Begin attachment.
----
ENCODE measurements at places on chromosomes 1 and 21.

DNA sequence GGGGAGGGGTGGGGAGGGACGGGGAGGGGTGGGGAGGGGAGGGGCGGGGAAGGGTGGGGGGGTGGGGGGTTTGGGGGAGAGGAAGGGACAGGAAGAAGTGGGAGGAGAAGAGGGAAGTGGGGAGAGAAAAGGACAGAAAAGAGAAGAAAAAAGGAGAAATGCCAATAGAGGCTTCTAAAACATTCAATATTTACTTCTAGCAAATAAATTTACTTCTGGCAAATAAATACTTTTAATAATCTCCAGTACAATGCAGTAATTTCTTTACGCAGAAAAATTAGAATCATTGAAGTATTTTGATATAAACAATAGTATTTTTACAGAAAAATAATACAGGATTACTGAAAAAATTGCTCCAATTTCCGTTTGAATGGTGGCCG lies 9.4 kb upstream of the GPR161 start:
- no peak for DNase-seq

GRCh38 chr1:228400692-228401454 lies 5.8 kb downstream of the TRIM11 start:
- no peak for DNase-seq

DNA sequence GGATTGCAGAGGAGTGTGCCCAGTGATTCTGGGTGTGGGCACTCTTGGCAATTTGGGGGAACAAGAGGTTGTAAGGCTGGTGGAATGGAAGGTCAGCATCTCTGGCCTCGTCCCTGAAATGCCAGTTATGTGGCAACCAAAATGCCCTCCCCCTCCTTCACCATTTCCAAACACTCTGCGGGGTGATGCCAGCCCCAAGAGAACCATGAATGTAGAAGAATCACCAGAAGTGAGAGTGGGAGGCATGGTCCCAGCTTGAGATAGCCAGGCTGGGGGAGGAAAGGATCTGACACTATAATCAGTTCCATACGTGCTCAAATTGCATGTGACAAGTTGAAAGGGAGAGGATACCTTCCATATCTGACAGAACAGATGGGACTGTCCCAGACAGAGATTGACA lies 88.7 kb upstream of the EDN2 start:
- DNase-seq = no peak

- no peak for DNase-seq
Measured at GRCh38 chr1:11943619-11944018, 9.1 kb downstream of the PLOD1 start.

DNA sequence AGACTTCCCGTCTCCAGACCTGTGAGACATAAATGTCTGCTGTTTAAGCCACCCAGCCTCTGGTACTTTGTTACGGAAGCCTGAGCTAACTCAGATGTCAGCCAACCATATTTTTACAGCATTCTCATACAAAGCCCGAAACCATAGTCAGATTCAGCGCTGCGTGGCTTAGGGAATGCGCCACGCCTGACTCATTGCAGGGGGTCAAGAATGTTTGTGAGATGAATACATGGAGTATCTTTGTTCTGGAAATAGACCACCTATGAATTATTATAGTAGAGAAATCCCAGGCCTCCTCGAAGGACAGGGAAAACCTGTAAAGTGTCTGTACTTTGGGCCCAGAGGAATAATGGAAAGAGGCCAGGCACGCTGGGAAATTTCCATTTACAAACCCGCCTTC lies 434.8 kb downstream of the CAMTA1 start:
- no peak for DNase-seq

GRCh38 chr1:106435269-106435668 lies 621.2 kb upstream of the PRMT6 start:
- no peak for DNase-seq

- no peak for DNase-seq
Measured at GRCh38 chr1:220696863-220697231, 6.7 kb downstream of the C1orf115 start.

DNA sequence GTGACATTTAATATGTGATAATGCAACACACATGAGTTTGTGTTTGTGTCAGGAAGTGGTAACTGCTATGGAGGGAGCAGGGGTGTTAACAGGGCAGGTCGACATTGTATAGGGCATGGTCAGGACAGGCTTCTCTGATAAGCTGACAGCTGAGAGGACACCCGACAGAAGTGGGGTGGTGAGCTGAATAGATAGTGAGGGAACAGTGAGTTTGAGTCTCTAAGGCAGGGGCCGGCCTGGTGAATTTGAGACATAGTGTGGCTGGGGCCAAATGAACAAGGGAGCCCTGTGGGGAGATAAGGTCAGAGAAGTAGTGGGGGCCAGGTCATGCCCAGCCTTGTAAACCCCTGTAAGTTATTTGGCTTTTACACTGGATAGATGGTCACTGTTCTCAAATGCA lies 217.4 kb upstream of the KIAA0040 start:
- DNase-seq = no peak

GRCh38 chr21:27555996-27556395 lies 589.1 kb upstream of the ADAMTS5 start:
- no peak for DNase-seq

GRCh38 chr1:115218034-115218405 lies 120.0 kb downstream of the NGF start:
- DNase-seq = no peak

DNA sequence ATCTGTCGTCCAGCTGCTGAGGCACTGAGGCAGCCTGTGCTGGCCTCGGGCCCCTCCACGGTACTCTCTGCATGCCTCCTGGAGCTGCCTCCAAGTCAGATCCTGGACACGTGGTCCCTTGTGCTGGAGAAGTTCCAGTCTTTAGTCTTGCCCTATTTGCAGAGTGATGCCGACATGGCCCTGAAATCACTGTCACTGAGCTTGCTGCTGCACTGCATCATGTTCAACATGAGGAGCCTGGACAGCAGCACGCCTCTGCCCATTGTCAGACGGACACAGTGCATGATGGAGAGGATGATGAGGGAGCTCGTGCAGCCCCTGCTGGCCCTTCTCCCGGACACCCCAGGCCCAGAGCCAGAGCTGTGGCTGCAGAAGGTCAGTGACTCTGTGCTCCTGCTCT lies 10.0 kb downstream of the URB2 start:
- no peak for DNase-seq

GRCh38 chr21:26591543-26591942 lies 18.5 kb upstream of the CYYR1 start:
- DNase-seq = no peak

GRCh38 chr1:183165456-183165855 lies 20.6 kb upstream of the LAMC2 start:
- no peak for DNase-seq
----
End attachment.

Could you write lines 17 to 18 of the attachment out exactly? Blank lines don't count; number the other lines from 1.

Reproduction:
- DNase-seq = no peak

GRCh38 chr21:27555996-27556395 lies 589.1 kb upstream of the ADAMTS5 start: